Investigations into Mahua’s personal life revealed a chronic cycle of depression followed by alcoholism. It was reportedly because of an affair with a Bangladeshi producer and Mahua’s resentment of her father and husband controlling her life. Nilanjan was fully dependent on her daughter’s earning and had left his wife at a cheap and dingy home in the slums of Dum Dum. Chakraborty who tried his luck as an actor, after gravitating from being a child artiste, was a failure and settled for a minor job at a bank.
Mahua was their bread ticket, said a fellow actress, who convincingly claimed that the incident was no accident.
Mahua had once earlier attempted to take her life. If her death is considered suicide this time round, then everything probably fell in place as the actress may have given her statement on the accident theory, to cover the embarrassment.
Some of the investigating officials were largely sure about Mahua being drunk that night and set herself to fire, to overcome depression following the fight with her husband. The then special inspector general of police (crime), Rathin Bhattacharjee, had said that it was up to the forensic department to determine the real cause of death.
The forensic report, strangely, never came out.
Mahua, who specialised in girl-next-door roles, neither had the talent of Sabitri Chatterjee nor the glamour of Suchitra Sen. But she could generate empathy from her audience, courtesy her less than plain Jane looks. She could emote and was readymade for the popular family dramas.
Mahua’s first silver screen outing was Tarun Majumdar’s super-successful Shriman Prithwiraj (1972) where she played a zestful teenager. Ironically enough, it was Nilanjan who harboured ambitions to etch a career for his daughter in films. He met Sen’s personal makeup artiste in this regard. But her career went southwards, shortly after her debut and even a pairing with the legendary Uttam Kumar couldn’t restore her box office worth. She married Chakraborty in 1976 and together starred in a few duds like Anandamela (1976) and Kalo Chokher Tara (1980).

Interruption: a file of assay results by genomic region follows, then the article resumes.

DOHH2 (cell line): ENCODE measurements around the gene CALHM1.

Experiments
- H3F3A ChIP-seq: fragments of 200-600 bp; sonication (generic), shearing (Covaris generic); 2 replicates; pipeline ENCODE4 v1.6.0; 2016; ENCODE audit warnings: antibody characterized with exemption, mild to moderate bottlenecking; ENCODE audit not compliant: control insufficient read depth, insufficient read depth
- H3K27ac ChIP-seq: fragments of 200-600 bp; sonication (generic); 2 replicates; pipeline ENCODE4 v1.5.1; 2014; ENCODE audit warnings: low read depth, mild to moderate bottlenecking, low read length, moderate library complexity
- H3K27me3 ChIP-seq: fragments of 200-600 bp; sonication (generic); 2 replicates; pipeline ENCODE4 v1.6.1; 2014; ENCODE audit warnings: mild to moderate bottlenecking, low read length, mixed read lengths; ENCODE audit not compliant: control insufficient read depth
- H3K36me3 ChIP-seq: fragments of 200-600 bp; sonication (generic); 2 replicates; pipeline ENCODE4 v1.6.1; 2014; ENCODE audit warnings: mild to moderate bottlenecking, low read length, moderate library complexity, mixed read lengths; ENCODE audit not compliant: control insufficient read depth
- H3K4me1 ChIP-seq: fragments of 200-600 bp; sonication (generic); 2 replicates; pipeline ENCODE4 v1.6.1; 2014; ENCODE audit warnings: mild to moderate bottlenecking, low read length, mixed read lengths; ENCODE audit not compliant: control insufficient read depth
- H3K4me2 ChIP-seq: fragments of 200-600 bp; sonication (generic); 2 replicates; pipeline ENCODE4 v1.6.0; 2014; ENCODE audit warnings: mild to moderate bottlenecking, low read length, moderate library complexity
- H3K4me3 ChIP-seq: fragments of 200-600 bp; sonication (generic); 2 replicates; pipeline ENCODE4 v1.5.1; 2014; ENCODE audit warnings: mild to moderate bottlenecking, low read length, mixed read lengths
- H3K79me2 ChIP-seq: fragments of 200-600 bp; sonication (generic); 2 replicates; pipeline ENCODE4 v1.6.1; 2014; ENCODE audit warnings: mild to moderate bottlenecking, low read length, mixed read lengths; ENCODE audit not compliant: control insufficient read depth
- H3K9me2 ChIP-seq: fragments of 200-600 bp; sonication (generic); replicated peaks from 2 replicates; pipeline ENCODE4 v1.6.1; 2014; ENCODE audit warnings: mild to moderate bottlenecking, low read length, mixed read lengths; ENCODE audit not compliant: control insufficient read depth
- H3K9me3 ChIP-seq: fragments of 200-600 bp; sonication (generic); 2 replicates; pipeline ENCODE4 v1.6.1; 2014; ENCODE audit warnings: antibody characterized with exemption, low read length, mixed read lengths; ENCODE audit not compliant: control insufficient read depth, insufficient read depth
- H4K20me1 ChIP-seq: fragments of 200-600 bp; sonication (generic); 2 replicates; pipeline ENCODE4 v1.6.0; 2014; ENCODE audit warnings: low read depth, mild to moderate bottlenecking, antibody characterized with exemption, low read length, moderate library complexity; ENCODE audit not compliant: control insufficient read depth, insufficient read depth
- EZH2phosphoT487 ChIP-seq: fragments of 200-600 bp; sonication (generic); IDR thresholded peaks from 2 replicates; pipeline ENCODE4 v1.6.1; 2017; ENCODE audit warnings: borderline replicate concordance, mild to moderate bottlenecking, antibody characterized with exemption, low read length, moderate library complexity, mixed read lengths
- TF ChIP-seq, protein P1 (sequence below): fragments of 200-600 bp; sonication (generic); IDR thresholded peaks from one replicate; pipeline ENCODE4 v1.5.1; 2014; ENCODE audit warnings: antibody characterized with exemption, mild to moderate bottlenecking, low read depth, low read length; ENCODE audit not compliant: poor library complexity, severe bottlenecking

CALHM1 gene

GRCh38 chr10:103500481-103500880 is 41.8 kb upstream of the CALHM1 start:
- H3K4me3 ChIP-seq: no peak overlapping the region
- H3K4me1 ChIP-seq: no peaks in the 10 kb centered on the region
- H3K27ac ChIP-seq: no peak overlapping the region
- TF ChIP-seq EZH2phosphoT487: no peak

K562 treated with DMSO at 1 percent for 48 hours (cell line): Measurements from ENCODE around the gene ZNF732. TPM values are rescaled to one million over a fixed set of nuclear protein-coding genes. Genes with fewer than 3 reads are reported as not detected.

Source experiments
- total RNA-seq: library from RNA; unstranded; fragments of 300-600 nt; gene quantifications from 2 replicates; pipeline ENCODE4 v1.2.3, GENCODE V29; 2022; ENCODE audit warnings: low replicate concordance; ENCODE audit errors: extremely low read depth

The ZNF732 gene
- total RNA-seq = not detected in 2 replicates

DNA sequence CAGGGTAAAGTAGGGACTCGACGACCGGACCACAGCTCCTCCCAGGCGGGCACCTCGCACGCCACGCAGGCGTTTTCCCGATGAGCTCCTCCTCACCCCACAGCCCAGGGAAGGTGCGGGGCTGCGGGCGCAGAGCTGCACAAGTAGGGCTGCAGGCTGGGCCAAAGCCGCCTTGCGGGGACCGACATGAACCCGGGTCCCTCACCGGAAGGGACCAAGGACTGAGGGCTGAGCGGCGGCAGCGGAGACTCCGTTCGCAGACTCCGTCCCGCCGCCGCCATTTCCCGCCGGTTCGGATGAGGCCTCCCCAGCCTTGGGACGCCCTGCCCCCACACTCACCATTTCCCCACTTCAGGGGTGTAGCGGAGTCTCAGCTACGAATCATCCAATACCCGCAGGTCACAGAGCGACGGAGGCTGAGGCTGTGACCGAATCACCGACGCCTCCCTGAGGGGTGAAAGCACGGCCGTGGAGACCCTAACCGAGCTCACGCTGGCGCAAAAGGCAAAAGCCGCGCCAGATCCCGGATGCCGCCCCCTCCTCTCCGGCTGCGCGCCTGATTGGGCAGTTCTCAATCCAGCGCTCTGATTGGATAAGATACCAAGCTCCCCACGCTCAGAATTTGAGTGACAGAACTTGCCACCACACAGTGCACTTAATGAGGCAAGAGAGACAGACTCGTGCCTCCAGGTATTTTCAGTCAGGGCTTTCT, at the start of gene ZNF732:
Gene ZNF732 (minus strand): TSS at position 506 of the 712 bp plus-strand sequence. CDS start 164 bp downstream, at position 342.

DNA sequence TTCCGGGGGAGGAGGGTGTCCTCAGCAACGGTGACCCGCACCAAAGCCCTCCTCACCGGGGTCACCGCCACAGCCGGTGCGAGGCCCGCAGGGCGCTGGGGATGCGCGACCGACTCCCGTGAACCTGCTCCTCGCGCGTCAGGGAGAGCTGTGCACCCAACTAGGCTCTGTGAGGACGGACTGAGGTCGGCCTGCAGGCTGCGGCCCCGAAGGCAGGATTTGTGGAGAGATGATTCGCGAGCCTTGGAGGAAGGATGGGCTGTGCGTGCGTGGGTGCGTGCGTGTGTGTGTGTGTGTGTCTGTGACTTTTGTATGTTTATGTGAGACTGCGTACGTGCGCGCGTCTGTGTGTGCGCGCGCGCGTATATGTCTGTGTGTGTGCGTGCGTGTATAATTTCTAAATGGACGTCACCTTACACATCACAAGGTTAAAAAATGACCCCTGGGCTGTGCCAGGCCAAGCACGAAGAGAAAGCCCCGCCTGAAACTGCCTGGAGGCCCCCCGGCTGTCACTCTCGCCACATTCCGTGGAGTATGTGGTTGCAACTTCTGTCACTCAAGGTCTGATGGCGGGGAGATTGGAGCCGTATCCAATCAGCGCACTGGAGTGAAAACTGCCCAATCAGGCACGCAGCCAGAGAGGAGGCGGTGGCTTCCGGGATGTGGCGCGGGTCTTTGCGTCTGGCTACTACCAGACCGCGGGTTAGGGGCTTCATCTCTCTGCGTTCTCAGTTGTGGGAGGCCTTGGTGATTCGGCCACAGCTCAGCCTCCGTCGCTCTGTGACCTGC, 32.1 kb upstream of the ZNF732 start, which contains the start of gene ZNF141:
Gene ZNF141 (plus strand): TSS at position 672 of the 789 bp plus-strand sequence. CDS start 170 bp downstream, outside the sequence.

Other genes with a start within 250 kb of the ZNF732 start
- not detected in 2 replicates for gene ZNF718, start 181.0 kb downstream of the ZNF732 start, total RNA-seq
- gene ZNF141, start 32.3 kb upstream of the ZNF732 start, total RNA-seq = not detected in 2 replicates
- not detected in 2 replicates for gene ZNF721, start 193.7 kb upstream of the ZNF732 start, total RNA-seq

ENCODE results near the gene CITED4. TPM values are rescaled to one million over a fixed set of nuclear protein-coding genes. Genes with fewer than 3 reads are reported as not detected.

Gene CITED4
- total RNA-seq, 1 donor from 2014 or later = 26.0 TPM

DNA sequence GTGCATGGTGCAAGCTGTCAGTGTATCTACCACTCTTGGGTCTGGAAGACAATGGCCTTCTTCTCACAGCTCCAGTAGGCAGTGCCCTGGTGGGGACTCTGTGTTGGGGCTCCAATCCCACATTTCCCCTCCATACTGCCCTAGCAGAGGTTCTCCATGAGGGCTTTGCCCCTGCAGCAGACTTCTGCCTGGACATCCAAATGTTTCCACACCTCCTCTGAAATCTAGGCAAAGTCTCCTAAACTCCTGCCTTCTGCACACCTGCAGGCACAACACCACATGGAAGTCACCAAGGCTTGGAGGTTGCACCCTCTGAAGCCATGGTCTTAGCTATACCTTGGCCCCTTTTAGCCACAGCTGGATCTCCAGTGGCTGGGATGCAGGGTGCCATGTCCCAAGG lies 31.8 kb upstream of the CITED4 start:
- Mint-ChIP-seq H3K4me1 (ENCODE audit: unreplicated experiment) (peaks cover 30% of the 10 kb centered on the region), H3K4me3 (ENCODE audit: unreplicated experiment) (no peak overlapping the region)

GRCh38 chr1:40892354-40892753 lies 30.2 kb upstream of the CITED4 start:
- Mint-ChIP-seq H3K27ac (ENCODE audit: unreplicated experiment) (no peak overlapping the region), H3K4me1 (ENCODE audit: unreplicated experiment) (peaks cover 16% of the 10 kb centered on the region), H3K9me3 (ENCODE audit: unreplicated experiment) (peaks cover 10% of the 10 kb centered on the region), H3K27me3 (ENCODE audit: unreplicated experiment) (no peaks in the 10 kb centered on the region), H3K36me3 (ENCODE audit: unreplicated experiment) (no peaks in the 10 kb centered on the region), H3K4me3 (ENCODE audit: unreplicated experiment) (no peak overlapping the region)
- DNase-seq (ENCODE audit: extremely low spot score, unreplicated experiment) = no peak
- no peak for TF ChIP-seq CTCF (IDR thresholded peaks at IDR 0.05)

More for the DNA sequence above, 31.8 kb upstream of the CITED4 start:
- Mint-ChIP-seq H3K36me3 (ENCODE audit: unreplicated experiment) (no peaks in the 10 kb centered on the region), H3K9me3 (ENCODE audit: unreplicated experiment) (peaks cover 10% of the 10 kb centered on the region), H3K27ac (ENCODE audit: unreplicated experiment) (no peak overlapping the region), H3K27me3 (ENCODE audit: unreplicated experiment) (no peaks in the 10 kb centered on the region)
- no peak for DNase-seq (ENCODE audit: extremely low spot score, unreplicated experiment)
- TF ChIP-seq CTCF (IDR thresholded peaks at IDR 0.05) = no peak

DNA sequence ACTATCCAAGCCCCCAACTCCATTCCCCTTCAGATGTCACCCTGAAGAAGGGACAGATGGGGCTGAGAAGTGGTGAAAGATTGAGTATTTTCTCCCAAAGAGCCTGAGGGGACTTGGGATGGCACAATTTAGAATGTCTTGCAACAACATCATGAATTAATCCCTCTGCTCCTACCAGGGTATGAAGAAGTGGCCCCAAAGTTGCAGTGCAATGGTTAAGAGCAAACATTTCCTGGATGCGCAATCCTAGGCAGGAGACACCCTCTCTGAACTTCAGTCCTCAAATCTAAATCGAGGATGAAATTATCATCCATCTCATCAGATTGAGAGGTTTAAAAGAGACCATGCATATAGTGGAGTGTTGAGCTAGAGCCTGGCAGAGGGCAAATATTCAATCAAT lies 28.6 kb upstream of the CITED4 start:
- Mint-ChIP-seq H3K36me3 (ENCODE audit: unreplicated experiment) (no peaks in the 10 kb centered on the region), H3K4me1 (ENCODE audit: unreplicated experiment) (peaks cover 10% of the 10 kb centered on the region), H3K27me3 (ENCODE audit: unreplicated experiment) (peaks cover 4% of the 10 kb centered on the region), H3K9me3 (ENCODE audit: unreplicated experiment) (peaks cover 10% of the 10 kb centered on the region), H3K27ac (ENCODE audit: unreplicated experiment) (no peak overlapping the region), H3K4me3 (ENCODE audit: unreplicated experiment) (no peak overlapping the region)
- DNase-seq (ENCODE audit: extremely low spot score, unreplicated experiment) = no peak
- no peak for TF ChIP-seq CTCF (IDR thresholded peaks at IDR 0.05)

Recession soon hit the Bengali film industry and Mahua fared no better than her peers. Her downhill slide continued, except for some average grossers like Ghatkali (1979) and Paka Dekha (1980).
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But Mahua returned with a vengeance in Dadar Kirti (1980). Directed by Majumdar, the film ran for more than 50 weeks in Kolkata and pulled out Bengali cinema by bootstraps from a state of coma. Mahua never had to look back again. She bagged a best actress Filmfare award for regional cinema for the performance.
Bengali film actors were cheaply paid back then. Even Uttam Kumar, considered the guru of Bengali cinema, could never command more than ₹1 lakh at the height of his career. Colour films became the norm only in the late 1980s, a good quarter of a century after Mumbai (then Bombay) warmed up to them. Even under such tough circumstances, Mahua became the highest paid actress of her time, commanding around ₹1 lakh per film.
Success came delayed for Mahua. But when it did, along with came the collaterals, like fame, broken relationships, bouts of depressions, and finally alcohol. Coming from an impoverished family, she managed to pull out Bengali cinema from an extended stupor. But in her death, she perhaps played out the biggest potboiler of her career, where mystery towered over all other dramatic elements.
And 31 years later, none knows for sure what exactly happened on that fateful July night.